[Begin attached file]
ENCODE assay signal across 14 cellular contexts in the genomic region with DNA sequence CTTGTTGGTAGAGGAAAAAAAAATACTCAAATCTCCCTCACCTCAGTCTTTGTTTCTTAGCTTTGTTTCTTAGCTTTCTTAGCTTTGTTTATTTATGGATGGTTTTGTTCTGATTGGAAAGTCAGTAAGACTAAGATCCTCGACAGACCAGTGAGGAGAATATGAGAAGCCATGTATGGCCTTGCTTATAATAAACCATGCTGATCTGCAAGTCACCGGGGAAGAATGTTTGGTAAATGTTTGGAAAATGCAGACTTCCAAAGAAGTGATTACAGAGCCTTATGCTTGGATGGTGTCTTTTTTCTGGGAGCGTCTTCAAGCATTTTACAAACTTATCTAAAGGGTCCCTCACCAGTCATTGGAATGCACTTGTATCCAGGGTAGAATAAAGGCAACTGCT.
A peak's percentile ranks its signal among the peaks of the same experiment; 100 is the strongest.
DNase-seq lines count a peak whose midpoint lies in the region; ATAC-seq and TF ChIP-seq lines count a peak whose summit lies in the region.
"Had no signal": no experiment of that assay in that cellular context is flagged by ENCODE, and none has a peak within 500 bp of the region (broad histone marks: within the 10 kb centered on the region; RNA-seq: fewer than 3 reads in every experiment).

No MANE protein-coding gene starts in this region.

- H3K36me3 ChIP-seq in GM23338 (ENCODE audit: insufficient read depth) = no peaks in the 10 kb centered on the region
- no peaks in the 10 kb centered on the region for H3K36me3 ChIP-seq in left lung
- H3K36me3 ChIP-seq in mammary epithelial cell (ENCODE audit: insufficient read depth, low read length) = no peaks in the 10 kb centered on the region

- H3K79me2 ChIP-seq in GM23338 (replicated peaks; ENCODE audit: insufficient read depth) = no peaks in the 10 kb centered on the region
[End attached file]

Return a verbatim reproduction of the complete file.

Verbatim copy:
ENCODE assay signal across 14 cellular contexts in the genomic region with DNA sequence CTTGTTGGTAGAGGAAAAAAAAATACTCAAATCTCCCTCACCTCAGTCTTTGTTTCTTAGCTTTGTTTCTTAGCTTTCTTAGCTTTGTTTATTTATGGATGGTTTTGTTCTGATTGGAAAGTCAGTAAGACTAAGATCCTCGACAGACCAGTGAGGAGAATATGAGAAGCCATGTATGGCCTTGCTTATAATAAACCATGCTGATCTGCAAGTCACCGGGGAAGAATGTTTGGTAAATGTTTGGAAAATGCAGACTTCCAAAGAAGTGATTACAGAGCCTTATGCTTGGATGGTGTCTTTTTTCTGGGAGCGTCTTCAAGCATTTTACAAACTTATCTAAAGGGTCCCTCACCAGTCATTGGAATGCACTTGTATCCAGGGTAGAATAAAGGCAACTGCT.
A peak's percentile ranks its signal among the peaks of the same experiment; 100 is the strongest.
DNase-seq lines count a peak whose midpoint lies in the region; ATAC-seq and TF ChIP-seq lines count a peak whose summit lies in the region.
"Had no signal": no experiment of that assay in that cellular context is flagged by ENCODE, and none has a peak within 500 bp of the region (broad histone marks: within the 10 kb centered on the region; RNA-seq: fewer than 3 reads in every experiment).

No MANE protein-coding gene starts in this region.

- H3K36me3 ChIP-seq in GM23338 (ENCODE audit: insufficient read depth) = no peaks in the 10 kb centered on the region
- no peaks in the 10 kb centered on the region for H3K36me3 ChIP-seq in left lung
- H3K36me3 ChIP-seq in mammary epithelial cell (ENCODE audit: insufficient read depth, low read length) = no peaks in the 10 kb centered on the region

- H3K79me2 ChIP-seq in GM23338 (replicated peaks; ENCODE audit: insufficient read depth) = no peaks in the 10 kb centered on the region